The C Corporation
The C Corporation is often regarded as the traditional form of business entity. Corporations are owned by their shareholders who elect directors to manage the business. Directors then appoint officers to handle the daily operations. Liability for damages or debts is generally limited to the corporation's assets, protecting shareholders and officers from being held personally liable. Though corporations often choose the subchapter S election, companies looking to go public or raise money from venture capitalists or angel investors gravitate toward the C Corporation because of investor preferences.
The observation of corporate formalities is even more important in the corporation in order to maintain the protections afforded by this type of entity, such as protecting shareholders from being personally liable for the obligations of the company. Corporate formalities are most important in decision making by shareholders and directors and keeping corporate and personal assets separated.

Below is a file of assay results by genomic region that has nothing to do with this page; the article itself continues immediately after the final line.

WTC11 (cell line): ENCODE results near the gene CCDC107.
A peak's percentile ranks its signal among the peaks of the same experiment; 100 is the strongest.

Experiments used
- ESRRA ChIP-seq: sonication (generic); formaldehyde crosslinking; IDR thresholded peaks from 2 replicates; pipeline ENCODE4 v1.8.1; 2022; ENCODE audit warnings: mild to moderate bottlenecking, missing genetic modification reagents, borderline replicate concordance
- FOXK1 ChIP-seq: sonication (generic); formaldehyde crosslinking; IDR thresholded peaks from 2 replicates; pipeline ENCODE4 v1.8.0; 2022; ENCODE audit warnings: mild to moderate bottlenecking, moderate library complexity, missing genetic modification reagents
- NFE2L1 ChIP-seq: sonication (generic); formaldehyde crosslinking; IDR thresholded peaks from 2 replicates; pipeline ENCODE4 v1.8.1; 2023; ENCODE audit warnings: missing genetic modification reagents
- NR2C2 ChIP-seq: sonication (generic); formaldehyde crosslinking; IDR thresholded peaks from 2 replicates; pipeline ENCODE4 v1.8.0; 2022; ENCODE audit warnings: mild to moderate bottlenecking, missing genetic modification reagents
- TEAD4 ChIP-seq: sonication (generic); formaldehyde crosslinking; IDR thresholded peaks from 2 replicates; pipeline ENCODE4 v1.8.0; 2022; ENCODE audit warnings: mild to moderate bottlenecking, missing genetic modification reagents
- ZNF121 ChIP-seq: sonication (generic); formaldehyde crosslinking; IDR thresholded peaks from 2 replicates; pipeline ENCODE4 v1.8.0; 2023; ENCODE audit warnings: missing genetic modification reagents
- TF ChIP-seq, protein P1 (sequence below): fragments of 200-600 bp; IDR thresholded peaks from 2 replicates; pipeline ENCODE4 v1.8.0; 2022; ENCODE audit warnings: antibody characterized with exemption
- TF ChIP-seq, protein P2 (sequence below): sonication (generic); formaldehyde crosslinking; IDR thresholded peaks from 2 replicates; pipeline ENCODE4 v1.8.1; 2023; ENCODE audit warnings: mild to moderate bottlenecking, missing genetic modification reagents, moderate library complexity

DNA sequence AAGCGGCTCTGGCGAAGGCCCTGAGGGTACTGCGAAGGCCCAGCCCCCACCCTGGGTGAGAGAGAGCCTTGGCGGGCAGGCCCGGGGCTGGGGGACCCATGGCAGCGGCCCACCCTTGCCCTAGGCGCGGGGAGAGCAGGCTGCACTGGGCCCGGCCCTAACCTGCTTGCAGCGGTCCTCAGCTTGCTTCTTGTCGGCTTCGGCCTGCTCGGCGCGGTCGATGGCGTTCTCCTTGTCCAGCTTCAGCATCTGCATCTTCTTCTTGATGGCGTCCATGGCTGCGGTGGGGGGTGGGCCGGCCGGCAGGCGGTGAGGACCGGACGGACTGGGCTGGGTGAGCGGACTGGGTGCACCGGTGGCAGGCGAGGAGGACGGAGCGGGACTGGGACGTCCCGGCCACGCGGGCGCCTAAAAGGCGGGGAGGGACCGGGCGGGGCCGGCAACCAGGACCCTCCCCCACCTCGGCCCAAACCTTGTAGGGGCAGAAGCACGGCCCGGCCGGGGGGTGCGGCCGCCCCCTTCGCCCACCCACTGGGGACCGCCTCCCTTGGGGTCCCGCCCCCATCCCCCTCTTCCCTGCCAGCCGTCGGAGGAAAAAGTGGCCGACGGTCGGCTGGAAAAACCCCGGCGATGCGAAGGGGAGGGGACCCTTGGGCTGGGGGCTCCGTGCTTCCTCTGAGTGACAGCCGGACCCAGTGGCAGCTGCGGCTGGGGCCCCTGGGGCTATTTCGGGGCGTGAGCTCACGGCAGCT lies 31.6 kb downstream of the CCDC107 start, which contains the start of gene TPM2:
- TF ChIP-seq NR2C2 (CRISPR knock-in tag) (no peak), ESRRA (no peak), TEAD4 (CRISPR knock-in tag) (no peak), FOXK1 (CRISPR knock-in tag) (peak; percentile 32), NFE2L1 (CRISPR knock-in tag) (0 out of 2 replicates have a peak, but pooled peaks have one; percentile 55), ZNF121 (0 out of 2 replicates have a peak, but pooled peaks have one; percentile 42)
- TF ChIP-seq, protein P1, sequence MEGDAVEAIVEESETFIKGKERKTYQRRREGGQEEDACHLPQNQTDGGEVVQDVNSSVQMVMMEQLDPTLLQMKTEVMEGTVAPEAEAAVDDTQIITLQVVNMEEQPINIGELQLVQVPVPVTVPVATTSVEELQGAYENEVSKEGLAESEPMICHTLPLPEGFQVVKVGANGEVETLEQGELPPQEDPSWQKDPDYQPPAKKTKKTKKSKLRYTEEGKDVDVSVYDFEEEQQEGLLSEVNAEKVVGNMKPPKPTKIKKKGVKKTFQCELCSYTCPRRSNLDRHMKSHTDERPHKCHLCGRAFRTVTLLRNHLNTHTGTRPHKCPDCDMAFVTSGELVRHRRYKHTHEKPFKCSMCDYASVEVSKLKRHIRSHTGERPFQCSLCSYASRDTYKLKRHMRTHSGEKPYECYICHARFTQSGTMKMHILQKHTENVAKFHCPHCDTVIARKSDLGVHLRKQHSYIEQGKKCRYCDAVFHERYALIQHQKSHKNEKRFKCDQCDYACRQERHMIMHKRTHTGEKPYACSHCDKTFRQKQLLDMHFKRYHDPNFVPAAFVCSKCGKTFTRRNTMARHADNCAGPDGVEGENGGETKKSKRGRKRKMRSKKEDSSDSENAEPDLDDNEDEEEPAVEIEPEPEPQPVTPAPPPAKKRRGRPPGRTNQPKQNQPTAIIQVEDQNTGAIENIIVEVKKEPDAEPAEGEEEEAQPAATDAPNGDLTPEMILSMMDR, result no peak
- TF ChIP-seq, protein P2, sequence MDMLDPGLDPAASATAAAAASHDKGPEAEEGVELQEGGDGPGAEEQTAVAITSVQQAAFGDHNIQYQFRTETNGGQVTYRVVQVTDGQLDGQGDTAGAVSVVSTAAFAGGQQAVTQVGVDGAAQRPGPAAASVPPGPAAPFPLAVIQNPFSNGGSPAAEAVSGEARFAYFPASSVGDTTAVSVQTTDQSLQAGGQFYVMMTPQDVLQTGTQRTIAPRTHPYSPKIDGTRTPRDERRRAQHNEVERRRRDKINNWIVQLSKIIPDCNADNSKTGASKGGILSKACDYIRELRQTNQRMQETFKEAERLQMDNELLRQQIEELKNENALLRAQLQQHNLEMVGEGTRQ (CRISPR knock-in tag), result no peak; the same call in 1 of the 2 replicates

The S Corporation
An S Corporation is simply a corporation that elects to be taxed like a partnership. Unlike with a C Corporation, business income from an S Corporation “passes through” the entity and appears on the business owners' personal tax returns, sometimes resulting in tax savings. If you are interested in forming an S Corporation, you must file your election with the IRS within the deadline, or risk losing the option. Be sure to consult with a CPA about the best tax form you should elect for your business.
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